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  • Help us build a better Ontario September 14, 2017
    If you live in Ontario, you may have recently been selected to receive our 2017 grassroots poll on vital issues affecting the province. Your answers to these and other essential questions will help us decide what issues to focus on as we head towards the June 2018 election in Ontario. For decades, the CCPA has […]
    Canadian Centre for Policy Alternatives
  • Does the Site C dam make economic sense for BC? August 31, 2017
    Today CCPC-BC senior economist Marc Lee submitted an analysis to the BC Utilities Commission in response to their consultation on the economics of the Site C dam. You can read it here. In short, the submission discussses how the economic case for Site C assumes that industrial demand for electricity—in particular for natural gas extraction […]
    Canadian Centre for Policy Alternatives
  • Ontario's middle and working class families are losing ground August 15, 2017
    Ontario is becoming more polarized as middle and working class families see their share of the income pie shrinking while upper middle and rich families take home even more. New research from CCPA-Ontario Senior Economist Sheila Block reveals a staggering divide between two labour markets in the province: the top half of families continue to pile […]
    Canadian Centre for Policy Alternatives
  • Join us in October for the CCPA-BC fundraising gala, featuring Senator Murray Sinclair August 14, 2017
    We are incredibly honoured to announce that Senator Murray Sinclair will address our 2017 Annual Gala as keynote speaker, on Thursday, October 19 in Vancouver. Tickets are now on sale. Will you join us? Senator Sinclair has served as chair of the Truth and Reconciliation Commission (TRC), was the first Indigenous judge appointed in Manitoba, […]
    Canadian Centre for Policy Alternatives
  • How to make NAFTA sustainable, equitable July 19, 2017
    Global Affairs Canada is consulting Canadians on their priorities for, and concerns about, the planned renegotiation of the North American Free Trade Agreement (NAFTA). In CCPA’s submission to this process, Scott Sinclair, Stuart Trew and Hadrian Mertins-Kirkwood point out how NAFTA has failed to live up to its promise with respect to job and productivity […]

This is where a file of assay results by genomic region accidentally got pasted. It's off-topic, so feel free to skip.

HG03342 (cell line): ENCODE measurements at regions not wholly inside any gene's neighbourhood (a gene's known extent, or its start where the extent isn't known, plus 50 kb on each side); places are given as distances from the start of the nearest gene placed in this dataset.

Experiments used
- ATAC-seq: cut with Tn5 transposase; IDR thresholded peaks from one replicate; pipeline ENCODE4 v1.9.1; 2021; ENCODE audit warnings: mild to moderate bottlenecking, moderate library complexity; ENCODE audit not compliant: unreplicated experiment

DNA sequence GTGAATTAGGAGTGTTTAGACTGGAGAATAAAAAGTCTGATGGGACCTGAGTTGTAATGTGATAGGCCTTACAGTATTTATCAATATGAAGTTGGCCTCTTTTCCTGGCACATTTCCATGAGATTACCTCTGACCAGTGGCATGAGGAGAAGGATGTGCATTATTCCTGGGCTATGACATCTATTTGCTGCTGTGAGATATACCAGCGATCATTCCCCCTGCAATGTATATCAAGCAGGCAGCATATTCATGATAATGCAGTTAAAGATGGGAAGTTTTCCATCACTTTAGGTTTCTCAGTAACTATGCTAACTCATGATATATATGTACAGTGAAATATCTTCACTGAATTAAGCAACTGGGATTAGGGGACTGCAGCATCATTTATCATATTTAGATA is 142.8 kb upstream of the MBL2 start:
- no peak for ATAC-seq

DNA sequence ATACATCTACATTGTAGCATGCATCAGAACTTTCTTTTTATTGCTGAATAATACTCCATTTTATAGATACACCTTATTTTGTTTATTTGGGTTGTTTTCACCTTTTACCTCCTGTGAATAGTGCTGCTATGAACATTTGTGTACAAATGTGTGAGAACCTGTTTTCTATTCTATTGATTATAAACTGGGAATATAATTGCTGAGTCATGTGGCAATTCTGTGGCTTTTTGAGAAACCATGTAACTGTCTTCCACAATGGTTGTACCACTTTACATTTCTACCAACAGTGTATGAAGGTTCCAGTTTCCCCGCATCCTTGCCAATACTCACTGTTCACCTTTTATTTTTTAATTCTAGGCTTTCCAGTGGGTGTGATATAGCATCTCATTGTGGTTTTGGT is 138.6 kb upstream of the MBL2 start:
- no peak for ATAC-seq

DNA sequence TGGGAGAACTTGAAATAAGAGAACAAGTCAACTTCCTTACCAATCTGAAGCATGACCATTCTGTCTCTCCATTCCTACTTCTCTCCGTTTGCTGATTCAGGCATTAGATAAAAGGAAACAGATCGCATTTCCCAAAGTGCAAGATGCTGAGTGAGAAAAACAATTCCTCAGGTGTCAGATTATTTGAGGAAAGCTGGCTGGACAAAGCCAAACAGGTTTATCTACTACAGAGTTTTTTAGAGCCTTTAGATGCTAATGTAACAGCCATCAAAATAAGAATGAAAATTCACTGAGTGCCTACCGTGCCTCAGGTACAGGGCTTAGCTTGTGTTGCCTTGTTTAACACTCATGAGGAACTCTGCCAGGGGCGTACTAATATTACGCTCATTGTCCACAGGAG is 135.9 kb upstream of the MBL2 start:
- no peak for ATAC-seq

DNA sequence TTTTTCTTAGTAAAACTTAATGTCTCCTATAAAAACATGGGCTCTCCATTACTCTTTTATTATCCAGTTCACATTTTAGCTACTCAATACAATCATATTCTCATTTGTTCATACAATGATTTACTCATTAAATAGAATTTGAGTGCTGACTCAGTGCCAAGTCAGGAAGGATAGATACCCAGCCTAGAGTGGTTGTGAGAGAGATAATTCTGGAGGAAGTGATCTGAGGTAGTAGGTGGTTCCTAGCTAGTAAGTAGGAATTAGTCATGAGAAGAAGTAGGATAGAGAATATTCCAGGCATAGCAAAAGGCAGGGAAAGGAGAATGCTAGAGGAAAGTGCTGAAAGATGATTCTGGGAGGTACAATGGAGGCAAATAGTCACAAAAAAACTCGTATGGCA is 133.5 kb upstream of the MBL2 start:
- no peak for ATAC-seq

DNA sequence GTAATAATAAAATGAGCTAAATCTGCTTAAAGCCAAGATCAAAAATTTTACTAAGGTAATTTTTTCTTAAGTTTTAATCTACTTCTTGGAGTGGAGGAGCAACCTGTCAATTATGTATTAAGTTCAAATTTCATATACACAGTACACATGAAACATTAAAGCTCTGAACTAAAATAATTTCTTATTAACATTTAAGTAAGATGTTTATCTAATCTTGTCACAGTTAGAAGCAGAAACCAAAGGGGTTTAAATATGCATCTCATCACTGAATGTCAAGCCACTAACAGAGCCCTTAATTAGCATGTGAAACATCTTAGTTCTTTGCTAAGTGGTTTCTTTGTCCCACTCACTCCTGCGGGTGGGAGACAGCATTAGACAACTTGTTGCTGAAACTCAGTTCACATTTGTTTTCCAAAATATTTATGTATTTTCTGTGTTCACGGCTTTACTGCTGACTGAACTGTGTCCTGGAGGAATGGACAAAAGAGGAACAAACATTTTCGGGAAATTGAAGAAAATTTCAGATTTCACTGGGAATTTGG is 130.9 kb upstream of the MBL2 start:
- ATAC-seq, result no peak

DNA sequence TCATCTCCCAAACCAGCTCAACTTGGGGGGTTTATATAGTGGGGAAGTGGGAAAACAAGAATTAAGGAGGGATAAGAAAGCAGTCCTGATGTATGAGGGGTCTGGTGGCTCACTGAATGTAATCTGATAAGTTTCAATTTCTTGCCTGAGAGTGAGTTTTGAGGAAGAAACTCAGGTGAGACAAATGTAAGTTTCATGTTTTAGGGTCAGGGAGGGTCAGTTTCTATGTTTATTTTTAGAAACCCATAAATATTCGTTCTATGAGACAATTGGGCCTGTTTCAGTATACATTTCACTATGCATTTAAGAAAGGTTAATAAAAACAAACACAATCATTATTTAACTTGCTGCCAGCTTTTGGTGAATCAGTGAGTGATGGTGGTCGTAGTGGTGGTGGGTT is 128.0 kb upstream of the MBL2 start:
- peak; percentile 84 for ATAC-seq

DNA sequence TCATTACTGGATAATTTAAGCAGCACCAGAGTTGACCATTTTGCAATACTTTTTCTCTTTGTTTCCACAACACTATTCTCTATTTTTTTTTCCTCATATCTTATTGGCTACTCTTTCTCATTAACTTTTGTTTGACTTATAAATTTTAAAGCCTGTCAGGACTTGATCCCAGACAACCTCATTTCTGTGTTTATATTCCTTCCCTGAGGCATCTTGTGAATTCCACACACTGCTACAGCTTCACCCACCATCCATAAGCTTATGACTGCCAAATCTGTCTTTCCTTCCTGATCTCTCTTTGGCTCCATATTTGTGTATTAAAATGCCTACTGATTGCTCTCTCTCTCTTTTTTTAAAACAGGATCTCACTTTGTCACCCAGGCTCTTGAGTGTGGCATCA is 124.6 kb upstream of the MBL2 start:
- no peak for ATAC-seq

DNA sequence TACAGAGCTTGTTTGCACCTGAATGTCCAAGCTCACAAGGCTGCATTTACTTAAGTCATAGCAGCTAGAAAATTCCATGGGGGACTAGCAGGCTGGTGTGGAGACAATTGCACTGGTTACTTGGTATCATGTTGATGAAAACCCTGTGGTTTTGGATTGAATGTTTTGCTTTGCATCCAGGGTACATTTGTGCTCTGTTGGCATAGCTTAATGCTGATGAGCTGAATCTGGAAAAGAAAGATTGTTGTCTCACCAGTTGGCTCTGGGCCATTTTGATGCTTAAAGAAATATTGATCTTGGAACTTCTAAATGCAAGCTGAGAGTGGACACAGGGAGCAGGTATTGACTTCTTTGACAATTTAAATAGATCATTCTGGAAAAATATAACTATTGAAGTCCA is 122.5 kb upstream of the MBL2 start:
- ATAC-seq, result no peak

Canadian Centre for Policy Alternatives
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Archive for May, 2013

GDP: Resource Exports Cover for Domestic Weakness

Statistics Canada reported today that GDP grew by 0.6% in the first quarter. The volume of energy and mining exports expanded by more than 5%, offsetting lower exports of many manufactured goods as well as a weak domestic economy. Consumer spending growth slowed to 0.2% in the first quarter of 2013, its lowest rate of […]

The Senate and Bank Mergers

L. Ian MacDonald wrote a defence of the Senate in today’s Montreal Gazette. He makes the familiar argument that it provides useful study of policy issues. However, his first example is the 2002 Senate report supporting bank mergers. In the wake of the global financial crisis, we should be glad that opposition MPs like Lorne Nystrom […]

The CFIB’s Municipal Manipulations

After analyzing “research reports” issued by the Fraser Institute or the Canadian Federation of Independent Business (CFIB), I usually end up shaking my head in disbelief. Do they really need to so grossly distort and manipulate the statistics to make their arguments? The answer is invariably “yes”.  That’s because the underlying facts are often so […]

Earnings Up, But Employment Down

Today’s payroll figures indicate that, while average weekly earnings rose, the number of employees on Canadian payrolls declined by 22,100 in March. This decline was concentrated in Quebec, where payroll employment fell by 20,900. Ontario also suffered a decline of 9,200, which was partly offset by gains of 3,300 in Manitoba and 1,900 in Nova […]

Investment Canada Act’s Tradition of Ad-Hockery Continues

I was invited to appear before the House of Commons Industry Committee this week on the subject of Bill C-60, this year’s omnibus budget bill. 18 paragraphs of that long bill describe proposed amendments to the Investment Canada Act, aimed at codifying the policy changes announced by Prime Minister Stephen Harper late last year (in […]

Falling EI Benefits Amid Rising Unemployment